Author: Julianna Baggott
Series: Pure #1
Genre: Dystopian (Too gritty for YA)
Rating: 3.5/5 stars
The Overview: We know you are here, our brothers and sisters . . .
Pressia barely remembers the Detonations or much about life during the Before. In her sleeping cabinet behind the rubble of an old barbershop where she lives with her grandfather, she thinks about what is lost-how the world went from amusement parks, movie theaters, birthday parties, fathers and mothers . . . to ash and dust, scars, permanent burns, and fused, damaged bodies. And now, at an age when everyone is required to turn themselves over to the militia to either be trained as a soldier or, if they are too damaged and weak, to be used as live targets, Pressia can no longer pretend to be small. Pressia is on the run. Burn a Pure and Breathe the Ash . . . There are those who escaped the apocalypse unmarked. Pures. They are tucked safely inside the Dome that protects their healthy, superior bodies. Yet Partridge, whose father is one of the most influential men in the Dome, feels isolated and lonely. Different. He thinks about loss-maybe just because his family is broken; his father is emotionally distant; his brother killed himself; and his mother never made it inside their shelter. Or maybe it’s his claustrophobia: his feeling that this Dome has become a swaddling of intensely rigid order. So when a slipped phrase suggests his mother might still be alive, Partridge risks his life to leave the Dome to find her. When Pressia meets Partridge, their worlds shatter all over again. [Sheesh, read this and you wont need to read the book] -Goodreads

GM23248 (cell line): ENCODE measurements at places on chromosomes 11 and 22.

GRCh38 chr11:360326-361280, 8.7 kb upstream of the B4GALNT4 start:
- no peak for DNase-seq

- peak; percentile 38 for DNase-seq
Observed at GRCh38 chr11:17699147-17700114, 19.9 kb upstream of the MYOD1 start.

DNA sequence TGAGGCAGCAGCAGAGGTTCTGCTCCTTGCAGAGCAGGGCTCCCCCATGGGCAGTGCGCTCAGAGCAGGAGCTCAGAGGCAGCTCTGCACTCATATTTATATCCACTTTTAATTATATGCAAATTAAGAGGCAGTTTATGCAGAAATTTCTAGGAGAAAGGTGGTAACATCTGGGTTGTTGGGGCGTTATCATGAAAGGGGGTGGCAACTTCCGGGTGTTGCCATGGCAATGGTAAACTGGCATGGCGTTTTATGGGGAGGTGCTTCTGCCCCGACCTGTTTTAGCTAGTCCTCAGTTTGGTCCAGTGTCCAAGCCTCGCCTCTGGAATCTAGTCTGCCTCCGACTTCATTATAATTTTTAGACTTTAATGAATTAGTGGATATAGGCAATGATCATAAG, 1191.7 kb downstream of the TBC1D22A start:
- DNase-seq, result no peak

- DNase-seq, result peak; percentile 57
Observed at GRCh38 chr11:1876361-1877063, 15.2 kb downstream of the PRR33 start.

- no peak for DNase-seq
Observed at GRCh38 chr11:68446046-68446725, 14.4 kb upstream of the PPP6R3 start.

Sick of typical YA Dystopia but still love those types of stories? I have a recommend for you…
According to Barnes and Noble shelving standards, this series is actually categorized in the adult fiction section rather than YA (this is the publisher’s call) most definitely because it’s much edgier than your typical post-apocalyptic story involving mostly teen POVs. There are a lot of gritty, visceral things that happen in this book. To the point where I had a hard time with it the first time I read it (this review is the product of a reread to continue the series), but I’ve grown a lot as a reader since then and was better prepared to handle it (it helps that I knew to brace for impact lol).
I’ve been consuming a lot of Grimdark novels over the last few years, and while I wouldn’t categorize Pure in that genre, it would help to have the stomach for that type of gritty, dark storytelling before diving in.
Worth noting: this book is weird.
Mostly within the story components. Fallout from mass weapon distruction has caused humans to become fused to whatever they were touching or near when the blasts hit. Which leaves some freaking odd results. Almost, almost to the point of hokey, but it just manages to pull it off with a serious edge. My advice: just go with it.
Overall, there are a lot of moving parts in this first book hinting at some deeper complexity I’m hopeful we’ll get to explore in future novels. Having read this one already but never initially making time to get back to it, my mind has lingered with the plot in a way that’s compelling me to start again to finally see what’s really going on in this world. I hope the eventual payoff is worth the effort.
My only criticism is a couple of too-convenient moments where the characters suddenly had the perfect answers without buildup or context. But as I was already in the “just go with it” mindset, I took it in stride… but it was still annoying.
Recommendations: for YA Dystopian readers who want something off the beaten path and significantly more mature than the norm.
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by Niki Hawkes